Online school affects students’ sleep schedule


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Students must work in front of computers for more hours than before the pandemic because of remote learning.

As a result of the Coronavirus pandemic, schools across the country are dealing with whether to allow students back into school. In Cherry Hill for almost 3 months, teachers have taken on teaching their classes online behind screens. Due to the pandemic outbreak, many school districts such as the Cherry Hill School District initially started school only using a remote schedule. Even with the Cherry Hill School District’s new hybrid schedule, many students have chosen to stay at home and learn from their computer screens. Since so many students, not only in Cherry Hill, but also in other schools worldwide are staring at computers for such long periods of time, questions about student safety arise even as we avoid Covid-19.

Recently, Johns Hopkins University came out with an article called, “The Sleep Deprived Brain,” which shows that students have had a lack of sleep from hours a day because they’re staring at a computer screen. These prolonged hours looking at a screen causes “deficits in the prefrontal cortex” of the brain.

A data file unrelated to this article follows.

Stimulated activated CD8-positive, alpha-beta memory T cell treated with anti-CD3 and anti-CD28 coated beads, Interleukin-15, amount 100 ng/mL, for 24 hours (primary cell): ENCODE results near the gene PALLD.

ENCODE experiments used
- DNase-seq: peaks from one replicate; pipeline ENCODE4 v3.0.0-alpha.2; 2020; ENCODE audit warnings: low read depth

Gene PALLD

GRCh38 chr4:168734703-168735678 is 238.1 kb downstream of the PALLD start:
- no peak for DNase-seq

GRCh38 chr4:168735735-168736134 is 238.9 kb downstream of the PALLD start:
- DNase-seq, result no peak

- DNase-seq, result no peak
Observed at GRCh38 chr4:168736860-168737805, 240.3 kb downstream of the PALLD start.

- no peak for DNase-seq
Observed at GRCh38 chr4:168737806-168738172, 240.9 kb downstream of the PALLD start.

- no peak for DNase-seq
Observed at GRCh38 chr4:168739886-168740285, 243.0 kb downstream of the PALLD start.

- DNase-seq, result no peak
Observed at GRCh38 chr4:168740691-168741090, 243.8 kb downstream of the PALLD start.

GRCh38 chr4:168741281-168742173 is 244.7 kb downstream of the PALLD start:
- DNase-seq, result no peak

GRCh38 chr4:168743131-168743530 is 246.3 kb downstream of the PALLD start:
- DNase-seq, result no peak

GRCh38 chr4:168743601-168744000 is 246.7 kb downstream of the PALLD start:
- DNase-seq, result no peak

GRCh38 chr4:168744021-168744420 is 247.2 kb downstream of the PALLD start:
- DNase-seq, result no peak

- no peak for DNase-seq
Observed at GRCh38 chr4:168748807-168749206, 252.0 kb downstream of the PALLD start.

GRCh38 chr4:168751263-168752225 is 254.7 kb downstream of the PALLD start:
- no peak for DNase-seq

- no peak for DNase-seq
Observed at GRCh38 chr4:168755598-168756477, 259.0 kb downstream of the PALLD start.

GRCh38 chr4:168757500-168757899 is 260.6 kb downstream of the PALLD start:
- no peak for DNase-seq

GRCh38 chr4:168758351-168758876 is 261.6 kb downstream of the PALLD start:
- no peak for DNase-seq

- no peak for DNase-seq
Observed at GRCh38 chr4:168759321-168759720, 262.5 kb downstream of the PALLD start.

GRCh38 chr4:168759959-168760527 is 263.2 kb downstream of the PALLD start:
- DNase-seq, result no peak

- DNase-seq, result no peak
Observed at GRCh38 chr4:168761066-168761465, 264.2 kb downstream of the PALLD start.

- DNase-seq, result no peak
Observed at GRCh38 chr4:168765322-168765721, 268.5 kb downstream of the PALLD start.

A study by Johns Hopkins University surveyed numerous students about their transition into the online learning environment and found an increasingly concerning problem with sleeping habits. In an interview with The NewsLetter, the director of the Hopkins pediatric sleep center, Dr. Laura Sterni, expressed her concern with technology disrupting sleep cycles. Altered sleeping patterns affect the body’s circadian rhythm, which acts as the body’s internal clock.

Dr. Katzenstien explains how the body’s circadian rhythm is affected by light exposure. The body goes “to sleep when it’s dark and [wakes] up when it’s light.” Screen light, also known as blue light, confuses this rhythm and causes a lack of sleep. Doctors recommend to refrain from screen time for at least an hour before bed and to do something relaxing. Our brains need adequate time to relax because technology keeps the mind awake and alert. According to the Sleep Foundation, kids at home are tempted to take more naps and 60 percent more kids have reported a hard time waking up.

All in all, Covid-19 has caused students to have to adapt to remote learning. The most important takeaway is to prioritize a good night’s sleep.